Title of Oral/Poster Presentation

A Look Into Lookism: An Evaluation of Discrimination Based on Physical Attractiveness

Presenter Information

Cherea HammerFollow

Class

Article

Graduation Year

2017

College

Emma Eccles Jones College of Education and Human Services

Department

Psychology Department

Faculty Mentor

Renee Galliher

Presentation Type

Oral Presentation

Abstract

Discrimination in employment on the basis of race, sex, national origin, religion, and other federally protected categories is well recognized as a social problem and anti-discrimination legislation works to limit the impact of discrimination on marginalized populations. However, most people do not consider discrimination based on physical appearance. “Lookism” captures the idea that an individual can be discriminated against based on their physical appearance or physical attractiveness and can also be called physical attractiveness discrimination. In recent years, the prevalence of the issue of physical attractiveness discrimination has been brought to the attention of professionals dealing with employment and has been researched by scholars in both psychology and business. It has been found that physically attractive individuals are consistently chosen over less physically attractive individuals for job interviews and are also more likely to be hired for positions. Physical attractiveness has also been found to positively impact wages, hours of work, and promotion opportunities while an individual is employed, as well as reduce their likelihood of being terminated. This presentation will explore the implications of physical attractiveness discrimination as it relates to different aspects of the employment process such as application for employment or hiring decisions, promotions, wages, and termination decisions. I will also consider some possible solutions to the issue of physical attractiveness discrimination, such as the possibility of expanding existing laws to cover physical attractiveness or conducting interviews via telephone instead of in person. Lastly, directions for future research in this area will be explored including how the individual’s need for belonging and other emotional needs may be affected by discrimination.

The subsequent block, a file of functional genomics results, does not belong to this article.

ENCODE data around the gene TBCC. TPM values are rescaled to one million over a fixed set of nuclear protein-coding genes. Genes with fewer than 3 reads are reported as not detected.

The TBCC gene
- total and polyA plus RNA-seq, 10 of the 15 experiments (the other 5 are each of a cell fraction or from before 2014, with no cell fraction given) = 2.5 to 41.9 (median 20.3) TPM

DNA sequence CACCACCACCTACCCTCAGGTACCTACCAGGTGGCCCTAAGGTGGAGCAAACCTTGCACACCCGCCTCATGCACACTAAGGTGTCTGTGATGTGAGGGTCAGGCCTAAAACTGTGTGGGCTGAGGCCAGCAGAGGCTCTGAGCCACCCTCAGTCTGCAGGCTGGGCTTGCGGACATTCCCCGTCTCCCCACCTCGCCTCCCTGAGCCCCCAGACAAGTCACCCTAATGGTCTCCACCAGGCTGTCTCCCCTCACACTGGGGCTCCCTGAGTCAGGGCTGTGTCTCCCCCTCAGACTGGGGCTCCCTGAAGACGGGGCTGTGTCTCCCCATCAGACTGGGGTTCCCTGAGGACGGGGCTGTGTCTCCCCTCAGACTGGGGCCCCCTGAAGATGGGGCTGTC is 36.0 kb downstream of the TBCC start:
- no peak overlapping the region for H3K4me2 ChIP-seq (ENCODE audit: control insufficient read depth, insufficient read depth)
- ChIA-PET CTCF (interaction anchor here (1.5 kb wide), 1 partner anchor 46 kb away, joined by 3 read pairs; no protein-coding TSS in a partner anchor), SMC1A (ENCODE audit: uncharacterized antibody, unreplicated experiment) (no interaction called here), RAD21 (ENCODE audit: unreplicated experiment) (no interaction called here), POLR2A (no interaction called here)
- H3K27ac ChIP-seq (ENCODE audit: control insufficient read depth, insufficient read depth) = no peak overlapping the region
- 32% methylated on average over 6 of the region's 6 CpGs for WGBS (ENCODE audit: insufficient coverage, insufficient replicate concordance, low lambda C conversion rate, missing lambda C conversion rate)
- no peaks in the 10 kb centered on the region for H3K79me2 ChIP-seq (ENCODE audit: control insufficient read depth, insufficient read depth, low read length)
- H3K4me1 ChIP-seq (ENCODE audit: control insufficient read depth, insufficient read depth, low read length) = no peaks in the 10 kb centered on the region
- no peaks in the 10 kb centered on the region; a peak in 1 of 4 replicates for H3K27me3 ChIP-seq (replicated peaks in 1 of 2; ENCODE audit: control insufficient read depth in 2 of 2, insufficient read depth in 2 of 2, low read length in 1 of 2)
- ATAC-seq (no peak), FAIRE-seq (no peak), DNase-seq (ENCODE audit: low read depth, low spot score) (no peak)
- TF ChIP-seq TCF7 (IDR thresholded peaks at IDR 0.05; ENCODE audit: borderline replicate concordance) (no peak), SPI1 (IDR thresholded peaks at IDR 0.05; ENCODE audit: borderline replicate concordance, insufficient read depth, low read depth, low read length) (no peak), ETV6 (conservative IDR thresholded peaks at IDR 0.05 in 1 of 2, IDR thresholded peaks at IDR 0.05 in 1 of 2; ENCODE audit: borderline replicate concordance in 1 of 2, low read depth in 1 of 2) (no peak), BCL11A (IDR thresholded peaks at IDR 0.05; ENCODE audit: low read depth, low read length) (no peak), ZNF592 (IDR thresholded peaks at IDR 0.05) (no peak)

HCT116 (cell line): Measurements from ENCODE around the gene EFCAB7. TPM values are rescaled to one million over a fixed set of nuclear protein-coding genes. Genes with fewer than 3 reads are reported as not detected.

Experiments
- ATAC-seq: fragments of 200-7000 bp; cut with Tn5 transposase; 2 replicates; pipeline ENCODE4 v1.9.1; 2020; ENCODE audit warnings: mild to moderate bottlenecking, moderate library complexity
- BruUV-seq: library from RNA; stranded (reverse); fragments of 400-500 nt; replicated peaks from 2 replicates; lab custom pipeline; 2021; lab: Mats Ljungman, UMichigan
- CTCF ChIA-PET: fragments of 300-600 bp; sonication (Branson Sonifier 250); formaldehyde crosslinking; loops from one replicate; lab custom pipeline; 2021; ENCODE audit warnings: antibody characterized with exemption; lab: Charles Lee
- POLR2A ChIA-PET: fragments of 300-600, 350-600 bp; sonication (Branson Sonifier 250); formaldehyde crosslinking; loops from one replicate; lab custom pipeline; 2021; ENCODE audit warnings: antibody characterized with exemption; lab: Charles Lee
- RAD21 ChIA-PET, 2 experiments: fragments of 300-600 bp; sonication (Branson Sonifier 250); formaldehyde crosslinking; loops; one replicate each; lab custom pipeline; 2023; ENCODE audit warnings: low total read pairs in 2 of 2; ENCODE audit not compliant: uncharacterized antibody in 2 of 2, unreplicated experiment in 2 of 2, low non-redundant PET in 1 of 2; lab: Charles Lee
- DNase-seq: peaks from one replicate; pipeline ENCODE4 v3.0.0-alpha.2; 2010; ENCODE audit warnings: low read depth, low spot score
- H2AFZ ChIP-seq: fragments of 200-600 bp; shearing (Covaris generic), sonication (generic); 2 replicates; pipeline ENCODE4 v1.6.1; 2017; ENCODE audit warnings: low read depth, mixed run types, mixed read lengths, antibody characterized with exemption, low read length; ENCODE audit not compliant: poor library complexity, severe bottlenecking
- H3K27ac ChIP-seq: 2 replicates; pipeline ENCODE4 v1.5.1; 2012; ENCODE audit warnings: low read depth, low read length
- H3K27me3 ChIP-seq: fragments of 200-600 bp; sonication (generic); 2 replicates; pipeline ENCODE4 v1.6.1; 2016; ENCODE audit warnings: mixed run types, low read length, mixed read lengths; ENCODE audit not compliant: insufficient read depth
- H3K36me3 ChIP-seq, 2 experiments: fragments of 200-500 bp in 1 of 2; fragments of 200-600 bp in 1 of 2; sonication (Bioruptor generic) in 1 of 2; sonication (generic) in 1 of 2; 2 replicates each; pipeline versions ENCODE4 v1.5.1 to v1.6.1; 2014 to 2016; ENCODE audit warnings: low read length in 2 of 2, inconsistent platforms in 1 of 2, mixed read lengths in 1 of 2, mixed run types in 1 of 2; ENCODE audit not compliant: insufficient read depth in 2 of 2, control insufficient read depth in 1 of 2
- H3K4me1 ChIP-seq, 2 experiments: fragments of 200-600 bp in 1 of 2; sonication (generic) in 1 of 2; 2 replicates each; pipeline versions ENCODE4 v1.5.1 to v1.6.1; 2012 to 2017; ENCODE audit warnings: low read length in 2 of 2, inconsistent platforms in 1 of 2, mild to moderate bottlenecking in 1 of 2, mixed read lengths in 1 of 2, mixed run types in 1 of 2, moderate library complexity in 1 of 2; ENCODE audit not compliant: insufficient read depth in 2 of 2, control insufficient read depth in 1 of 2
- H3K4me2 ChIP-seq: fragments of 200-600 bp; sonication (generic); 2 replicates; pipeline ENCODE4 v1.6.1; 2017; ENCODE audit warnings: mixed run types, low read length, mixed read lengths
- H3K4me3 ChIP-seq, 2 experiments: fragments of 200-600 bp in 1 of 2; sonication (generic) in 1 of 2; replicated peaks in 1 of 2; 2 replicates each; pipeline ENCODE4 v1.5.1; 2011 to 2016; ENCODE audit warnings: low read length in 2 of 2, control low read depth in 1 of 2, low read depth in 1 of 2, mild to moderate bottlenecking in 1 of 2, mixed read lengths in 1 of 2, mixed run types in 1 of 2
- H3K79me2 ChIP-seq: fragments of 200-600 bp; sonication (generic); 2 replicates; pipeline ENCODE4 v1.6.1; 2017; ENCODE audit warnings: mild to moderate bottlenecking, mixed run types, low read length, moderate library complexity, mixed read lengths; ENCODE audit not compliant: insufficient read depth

Location

Room 101

Start Date

4-13-2017 1:30 PM

End Date

4-13-2017 2:45 PM

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Apr 13th, 1:30 PM Apr 13th, 2:45 PM

A Look Into Lookism: An Evaluation of Discrimination Based on Physical Attractiveness

Room 101

Discrimination in employment on the basis of race, sex, national origin, religion, and other federally protected categories is well recognized as a social problem and anti-discrimination legislation works to limit the impact of discrimination on marginalized populations. However, most people do not consider discrimination based on physical appearance. “Lookism” captures the idea that an individual can be discriminated against based on their physical appearance or physical attractiveness and can also be called physical attractiveness discrimination. In recent years, the prevalence of the issue of physical attractiveness discrimination has been brought to the attention of professionals dealing with employment and has been researched by scholars in both psychology and business. It has been found that physically attractive individuals are consistently chosen over less physically attractive individuals for job interviews and are also more likely to be hired for positions. Physical attractiveness has also been found to positively impact wages, hours of work, and promotion opportunities while an individual is employed, as well as reduce their likelihood of being terminated. This presentation will explore the implications of physical attractiveness discrimination as it relates to different aspects of the employment process such as application for employment or hiring decisions, promotions, wages, and termination decisions. I will also consider some possible solutions to the issue of physical attractiveness discrimination, such as the possibility of expanding existing laws to cover physical attractiveness or conducting interviews via telephone instead of in person. Lastly, directions for future research in this area will be explored including how the individual’s need for belonging and other emotional needs may be affected by discrimination.